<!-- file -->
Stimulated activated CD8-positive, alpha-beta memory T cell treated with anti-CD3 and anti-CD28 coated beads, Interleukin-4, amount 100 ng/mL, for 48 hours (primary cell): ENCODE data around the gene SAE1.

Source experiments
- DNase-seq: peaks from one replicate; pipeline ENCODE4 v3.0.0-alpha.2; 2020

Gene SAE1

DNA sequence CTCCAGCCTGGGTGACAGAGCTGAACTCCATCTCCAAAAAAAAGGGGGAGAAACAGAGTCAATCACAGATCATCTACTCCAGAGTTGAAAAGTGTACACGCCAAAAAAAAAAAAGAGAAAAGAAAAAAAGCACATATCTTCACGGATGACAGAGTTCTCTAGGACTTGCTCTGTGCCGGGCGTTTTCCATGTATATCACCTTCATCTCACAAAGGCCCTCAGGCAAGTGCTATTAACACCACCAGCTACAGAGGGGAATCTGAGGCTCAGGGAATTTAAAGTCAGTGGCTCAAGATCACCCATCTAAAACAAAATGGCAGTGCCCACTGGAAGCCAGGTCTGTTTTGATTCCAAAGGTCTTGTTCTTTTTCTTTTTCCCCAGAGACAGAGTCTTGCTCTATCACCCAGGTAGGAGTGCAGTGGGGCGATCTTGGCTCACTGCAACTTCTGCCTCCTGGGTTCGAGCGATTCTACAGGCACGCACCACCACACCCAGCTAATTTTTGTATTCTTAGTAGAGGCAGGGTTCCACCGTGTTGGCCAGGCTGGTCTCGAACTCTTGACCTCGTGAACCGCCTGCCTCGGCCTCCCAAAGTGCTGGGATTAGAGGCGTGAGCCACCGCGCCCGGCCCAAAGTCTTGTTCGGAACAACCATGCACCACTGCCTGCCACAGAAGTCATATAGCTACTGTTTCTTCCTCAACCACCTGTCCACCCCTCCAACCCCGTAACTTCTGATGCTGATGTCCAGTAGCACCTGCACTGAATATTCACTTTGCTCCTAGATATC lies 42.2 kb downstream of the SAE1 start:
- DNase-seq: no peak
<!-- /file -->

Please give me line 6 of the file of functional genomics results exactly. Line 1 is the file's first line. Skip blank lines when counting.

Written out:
- DNase-seq: no peak